Monday, May 14, 2007

And the Good Times Keep On Rolling...

...For the owners of large US corporations, anyway. Bloomberg reports:
Profit Growth in U.S Tops 10 Percent Again, Surprising Analysts

Profits at U.S. companies rose by more than 10 percent for the 19th straight quarter in the period ended March 31 as MasterCard Inc., Hewlett-Packard Co. and Prudential Financial Inc. surprised analysts with better-than- estimated earnings.

Companies in the Standard & Poor's 500 Index through May 11 reported an average earnings gain of 13 percent in the quarter, according to data compiled by Bloomberg. The last time growth was less than 10 percent was the second quarter of 2002.

International sales helped by a weaker U.S. dollar and continued spending by U.S. consumers fueled the earnings advance. Concerns that the U.S. housing slump and rising delinquencies by subprime mortgage holders would damp profits have eased, analysts said.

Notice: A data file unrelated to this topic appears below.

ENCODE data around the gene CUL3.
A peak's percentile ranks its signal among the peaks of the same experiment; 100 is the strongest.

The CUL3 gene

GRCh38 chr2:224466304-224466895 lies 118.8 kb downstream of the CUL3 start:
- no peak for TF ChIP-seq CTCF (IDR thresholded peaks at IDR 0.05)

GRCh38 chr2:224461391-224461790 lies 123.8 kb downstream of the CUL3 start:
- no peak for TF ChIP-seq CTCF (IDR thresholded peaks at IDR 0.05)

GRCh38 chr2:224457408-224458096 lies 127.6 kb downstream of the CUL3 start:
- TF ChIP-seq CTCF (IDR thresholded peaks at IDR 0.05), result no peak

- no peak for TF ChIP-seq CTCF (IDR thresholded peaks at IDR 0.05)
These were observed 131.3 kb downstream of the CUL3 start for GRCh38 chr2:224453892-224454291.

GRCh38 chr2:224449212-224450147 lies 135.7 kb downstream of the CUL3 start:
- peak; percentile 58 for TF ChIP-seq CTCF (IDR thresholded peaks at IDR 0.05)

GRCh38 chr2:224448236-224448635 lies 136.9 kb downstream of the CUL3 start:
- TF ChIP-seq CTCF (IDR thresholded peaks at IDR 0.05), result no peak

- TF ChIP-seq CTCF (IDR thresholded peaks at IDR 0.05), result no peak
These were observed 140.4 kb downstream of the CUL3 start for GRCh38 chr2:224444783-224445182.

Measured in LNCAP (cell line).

The results are "an upside surprise anyway you slice it," said Alec Young, an equity market strategist at Standard & Poor's in New York. Worries about housing and mortgages were "wrong-headed," he said.

First-quarter earnings advanced four times faster than analysts had projected as of April 13, as 76 percent of the 444 companies in the S&P 500 that reported through May 11 met or topped projections. Twenty-seven percent beat estimates by at least 10 percent.

...The unexpected surge in profits helped push the Dow Jones Industrial Average to a record 13,369.2 on May 9, while the S&P 500 closed that day within 1 percent of its 2000 record. The Dow finished at 13326.2 on May 11, up 6.9 percent for the year. The S&P 500 was at 1505.8, up 6.2 percent this year.
I'm on record as suggesting that such profit growth can't continue forever. It will be interesting to see whether the official national income statistics (NIPA) measurements of profits agree that there was such continued growth in profits in the first quarter of 2007. If you recall, toward the end of the last business cycle expansion, profit growth as announced on Wall Street far exceeded actual (real) profit growth, as measured by the NIPA. To some, this was an early indication that trouble was brewing...

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